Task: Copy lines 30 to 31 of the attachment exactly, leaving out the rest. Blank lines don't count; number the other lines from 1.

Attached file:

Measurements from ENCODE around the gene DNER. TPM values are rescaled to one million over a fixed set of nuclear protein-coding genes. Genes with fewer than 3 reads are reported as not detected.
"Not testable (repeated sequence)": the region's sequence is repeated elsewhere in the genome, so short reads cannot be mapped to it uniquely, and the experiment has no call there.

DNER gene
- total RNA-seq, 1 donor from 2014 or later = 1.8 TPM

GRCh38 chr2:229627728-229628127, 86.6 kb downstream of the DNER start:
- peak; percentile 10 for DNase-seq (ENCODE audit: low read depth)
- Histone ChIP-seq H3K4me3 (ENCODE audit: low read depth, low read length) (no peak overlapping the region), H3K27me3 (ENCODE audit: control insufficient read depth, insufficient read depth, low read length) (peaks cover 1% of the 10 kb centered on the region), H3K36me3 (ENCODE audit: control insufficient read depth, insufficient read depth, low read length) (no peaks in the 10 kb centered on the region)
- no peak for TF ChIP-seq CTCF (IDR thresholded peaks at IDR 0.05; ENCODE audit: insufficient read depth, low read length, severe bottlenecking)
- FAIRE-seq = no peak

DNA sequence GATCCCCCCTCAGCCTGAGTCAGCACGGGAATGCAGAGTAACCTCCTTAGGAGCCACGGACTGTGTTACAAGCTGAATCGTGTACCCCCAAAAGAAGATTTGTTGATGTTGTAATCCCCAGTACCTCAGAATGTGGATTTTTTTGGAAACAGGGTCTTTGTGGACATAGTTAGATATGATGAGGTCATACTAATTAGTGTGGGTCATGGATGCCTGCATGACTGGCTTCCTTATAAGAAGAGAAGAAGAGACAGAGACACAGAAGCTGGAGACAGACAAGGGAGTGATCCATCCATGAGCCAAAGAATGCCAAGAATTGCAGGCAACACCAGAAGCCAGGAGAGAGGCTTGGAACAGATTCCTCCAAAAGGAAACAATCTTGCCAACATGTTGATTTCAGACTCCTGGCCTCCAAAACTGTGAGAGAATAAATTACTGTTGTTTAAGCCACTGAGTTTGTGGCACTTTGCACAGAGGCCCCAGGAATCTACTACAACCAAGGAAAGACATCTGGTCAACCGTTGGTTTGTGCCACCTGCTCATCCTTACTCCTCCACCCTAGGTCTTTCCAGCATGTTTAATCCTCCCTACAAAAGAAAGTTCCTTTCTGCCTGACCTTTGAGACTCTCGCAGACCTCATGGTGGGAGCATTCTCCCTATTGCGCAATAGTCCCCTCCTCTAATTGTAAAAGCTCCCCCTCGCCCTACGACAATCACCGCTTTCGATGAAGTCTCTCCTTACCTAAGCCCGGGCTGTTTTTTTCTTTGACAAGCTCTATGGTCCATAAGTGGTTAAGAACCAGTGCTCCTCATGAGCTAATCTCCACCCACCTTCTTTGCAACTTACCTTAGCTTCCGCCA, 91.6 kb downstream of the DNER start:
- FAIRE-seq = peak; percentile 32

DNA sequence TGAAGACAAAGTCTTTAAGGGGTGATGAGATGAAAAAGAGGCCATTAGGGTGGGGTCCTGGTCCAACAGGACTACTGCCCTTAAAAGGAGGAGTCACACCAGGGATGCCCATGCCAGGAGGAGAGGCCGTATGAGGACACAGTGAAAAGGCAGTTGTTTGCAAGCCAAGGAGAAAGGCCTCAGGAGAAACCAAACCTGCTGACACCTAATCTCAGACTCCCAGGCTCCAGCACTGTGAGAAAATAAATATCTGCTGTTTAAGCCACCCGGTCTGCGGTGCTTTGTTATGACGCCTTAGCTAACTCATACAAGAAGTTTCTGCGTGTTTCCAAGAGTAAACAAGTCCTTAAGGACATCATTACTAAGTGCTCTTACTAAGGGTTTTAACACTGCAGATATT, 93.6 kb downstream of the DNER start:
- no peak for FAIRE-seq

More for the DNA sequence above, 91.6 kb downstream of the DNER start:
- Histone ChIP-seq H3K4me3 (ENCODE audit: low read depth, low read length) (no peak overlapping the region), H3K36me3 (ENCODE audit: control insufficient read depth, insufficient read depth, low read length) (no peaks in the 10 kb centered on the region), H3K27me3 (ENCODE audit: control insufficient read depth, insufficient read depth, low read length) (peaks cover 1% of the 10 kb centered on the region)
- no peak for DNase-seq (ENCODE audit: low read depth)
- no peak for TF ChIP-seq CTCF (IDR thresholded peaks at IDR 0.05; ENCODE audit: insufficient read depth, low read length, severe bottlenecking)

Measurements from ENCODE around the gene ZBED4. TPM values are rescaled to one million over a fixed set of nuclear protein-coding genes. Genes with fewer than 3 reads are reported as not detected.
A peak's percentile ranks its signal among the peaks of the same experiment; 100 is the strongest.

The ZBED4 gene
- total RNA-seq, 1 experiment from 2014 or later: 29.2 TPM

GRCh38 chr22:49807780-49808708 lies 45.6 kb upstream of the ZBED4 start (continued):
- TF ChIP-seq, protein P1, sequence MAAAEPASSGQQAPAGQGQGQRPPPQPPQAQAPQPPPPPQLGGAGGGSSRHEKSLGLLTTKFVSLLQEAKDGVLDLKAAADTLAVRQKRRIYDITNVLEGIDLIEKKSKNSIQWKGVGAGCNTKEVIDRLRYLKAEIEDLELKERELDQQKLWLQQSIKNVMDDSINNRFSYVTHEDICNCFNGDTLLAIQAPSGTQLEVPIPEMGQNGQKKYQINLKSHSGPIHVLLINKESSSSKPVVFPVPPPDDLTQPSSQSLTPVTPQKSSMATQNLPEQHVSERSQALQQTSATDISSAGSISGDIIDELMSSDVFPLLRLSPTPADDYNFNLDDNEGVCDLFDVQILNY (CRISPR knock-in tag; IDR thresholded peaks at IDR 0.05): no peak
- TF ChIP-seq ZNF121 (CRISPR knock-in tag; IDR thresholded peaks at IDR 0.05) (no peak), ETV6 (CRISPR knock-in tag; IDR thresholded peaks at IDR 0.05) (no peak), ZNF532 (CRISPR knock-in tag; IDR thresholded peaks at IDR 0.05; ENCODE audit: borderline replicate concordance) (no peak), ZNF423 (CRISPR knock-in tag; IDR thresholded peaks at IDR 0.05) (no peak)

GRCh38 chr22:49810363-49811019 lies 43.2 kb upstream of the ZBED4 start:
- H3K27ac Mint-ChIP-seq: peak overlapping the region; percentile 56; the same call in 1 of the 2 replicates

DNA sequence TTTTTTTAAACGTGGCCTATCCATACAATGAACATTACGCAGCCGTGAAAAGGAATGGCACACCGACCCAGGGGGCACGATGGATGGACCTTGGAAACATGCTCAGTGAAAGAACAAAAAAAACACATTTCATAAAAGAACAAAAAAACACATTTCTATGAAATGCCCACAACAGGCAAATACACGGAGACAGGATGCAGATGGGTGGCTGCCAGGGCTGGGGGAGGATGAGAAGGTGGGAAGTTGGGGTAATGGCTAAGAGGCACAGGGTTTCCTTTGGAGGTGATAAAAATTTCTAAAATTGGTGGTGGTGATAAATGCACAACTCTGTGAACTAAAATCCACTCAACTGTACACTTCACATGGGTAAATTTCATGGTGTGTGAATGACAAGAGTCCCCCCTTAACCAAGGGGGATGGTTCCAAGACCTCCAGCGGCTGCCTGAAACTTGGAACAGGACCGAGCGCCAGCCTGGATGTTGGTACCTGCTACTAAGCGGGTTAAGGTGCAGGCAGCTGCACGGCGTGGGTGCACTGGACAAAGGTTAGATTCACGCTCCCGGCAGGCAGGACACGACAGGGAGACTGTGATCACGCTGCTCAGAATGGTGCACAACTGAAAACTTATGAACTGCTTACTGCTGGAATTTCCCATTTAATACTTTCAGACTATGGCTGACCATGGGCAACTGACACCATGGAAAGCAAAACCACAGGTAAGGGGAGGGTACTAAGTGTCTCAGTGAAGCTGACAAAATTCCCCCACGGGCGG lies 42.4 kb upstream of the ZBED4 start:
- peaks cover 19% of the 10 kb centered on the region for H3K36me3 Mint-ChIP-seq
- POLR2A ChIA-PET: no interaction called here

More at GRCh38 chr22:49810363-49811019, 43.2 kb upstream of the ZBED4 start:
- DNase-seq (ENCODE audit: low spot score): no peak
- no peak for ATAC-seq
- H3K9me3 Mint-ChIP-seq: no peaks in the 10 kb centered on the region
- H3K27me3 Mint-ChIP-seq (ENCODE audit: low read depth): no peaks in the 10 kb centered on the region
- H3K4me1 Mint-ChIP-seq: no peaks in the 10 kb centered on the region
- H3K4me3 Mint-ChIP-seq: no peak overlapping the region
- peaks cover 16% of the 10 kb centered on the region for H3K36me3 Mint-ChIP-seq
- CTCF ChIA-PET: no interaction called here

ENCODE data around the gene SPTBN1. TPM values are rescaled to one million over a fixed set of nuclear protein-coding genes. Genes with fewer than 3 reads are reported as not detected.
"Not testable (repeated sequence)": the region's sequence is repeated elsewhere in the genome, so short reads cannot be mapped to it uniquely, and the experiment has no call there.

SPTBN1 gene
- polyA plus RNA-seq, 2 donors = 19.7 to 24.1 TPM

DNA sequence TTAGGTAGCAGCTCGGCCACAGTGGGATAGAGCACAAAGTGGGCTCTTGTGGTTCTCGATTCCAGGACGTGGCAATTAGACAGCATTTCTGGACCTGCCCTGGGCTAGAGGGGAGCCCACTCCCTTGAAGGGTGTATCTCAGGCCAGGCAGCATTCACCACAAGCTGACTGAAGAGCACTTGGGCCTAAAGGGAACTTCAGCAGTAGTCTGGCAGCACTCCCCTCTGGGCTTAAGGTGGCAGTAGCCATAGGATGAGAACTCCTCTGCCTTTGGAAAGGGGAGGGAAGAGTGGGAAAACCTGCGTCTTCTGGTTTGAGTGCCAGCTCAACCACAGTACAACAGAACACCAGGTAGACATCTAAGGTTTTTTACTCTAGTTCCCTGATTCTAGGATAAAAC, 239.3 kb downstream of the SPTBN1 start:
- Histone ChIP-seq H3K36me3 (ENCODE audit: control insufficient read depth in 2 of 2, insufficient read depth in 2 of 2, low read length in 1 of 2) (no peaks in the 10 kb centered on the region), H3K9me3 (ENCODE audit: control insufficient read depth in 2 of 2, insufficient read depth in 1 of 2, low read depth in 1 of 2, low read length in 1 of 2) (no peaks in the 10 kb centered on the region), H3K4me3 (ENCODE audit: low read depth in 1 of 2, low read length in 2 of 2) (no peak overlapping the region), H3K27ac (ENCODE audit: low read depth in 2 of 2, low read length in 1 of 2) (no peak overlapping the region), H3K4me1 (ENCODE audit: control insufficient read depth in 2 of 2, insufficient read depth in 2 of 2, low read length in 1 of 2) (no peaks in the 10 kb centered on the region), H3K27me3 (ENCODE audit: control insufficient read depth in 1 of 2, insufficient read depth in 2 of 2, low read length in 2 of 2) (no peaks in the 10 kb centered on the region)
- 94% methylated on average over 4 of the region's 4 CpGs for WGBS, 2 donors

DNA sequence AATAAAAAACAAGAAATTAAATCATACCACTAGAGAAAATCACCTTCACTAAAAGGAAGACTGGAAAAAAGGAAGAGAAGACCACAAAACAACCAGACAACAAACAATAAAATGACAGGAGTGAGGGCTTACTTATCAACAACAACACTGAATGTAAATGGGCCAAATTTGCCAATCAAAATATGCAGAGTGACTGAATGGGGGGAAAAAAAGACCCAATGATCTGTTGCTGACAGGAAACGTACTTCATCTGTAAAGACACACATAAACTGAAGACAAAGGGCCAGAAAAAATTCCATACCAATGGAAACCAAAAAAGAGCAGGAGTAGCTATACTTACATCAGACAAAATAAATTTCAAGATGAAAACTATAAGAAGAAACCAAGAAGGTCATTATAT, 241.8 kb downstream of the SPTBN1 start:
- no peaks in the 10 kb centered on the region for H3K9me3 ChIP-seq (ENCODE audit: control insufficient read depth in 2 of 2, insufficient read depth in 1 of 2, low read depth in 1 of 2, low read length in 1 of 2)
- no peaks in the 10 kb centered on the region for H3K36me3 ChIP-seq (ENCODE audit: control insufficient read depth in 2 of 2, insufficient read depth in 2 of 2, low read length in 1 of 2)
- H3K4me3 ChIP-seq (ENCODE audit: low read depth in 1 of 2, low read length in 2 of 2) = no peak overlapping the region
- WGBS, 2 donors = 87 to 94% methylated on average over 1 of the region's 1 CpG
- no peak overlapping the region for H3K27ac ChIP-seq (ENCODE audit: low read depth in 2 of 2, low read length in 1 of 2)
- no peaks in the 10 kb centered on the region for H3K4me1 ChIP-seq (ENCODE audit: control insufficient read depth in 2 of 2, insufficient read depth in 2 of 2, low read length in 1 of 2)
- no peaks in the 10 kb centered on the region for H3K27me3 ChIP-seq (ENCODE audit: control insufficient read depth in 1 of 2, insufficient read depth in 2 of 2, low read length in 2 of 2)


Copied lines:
More at GRCh38 chr22:49810363-49811019, 43.2 kb upstream of the ZBED4 start:
- DNase-seq (ENCODE audit: low spot score): no peak